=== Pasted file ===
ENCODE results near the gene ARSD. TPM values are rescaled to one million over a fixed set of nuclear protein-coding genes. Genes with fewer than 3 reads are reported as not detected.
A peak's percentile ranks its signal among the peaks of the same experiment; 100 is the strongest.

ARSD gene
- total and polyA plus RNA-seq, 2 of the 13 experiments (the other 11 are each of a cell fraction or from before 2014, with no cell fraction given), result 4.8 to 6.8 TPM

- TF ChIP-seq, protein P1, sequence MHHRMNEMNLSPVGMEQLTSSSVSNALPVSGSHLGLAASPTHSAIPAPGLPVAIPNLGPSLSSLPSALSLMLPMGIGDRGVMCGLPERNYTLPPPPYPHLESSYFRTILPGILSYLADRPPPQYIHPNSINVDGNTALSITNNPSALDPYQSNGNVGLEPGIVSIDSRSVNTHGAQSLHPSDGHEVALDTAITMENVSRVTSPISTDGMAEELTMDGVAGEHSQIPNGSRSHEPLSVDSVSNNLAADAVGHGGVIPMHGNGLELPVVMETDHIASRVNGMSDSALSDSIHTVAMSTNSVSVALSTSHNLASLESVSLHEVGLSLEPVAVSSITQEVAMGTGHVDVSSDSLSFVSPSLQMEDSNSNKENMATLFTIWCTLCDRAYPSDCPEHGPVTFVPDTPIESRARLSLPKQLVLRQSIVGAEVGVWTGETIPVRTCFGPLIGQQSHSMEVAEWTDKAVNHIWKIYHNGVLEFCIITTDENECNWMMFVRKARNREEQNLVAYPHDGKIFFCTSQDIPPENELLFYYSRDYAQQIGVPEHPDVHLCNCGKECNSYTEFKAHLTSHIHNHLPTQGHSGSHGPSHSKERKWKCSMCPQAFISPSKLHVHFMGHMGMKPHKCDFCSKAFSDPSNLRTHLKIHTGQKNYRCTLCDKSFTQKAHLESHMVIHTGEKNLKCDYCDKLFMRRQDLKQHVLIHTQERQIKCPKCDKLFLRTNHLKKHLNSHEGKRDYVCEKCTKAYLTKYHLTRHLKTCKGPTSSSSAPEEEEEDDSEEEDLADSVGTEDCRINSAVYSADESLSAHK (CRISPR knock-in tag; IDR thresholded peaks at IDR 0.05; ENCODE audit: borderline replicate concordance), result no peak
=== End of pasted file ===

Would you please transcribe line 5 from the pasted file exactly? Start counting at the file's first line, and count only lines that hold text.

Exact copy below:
- TF ChIP-seq, protein P1, sequence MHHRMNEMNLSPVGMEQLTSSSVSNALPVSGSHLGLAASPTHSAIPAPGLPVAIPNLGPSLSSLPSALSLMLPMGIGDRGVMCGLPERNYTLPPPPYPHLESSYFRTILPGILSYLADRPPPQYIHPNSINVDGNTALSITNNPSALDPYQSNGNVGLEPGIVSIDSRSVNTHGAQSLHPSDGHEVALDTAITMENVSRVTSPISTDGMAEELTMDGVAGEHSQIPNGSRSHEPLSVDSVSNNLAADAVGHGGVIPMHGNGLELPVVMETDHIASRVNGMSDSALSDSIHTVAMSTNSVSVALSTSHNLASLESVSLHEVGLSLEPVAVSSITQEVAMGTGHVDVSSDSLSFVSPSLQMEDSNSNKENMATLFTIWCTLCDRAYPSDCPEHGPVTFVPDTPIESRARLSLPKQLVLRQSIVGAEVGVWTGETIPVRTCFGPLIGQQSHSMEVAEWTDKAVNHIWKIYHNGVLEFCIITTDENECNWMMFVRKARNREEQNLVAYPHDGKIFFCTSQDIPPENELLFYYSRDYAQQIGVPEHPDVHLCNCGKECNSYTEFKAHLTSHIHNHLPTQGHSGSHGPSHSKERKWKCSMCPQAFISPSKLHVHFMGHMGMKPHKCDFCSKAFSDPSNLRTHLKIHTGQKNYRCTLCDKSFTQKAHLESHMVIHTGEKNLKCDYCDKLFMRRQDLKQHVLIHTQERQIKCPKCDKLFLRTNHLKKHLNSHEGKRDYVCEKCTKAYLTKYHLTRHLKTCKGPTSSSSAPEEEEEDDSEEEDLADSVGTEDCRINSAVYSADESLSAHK (CRISPR knock-in tag; IDR thresholded peaks at IDR 0.05; ENCODE audit: borderline replicate concordance), result no peak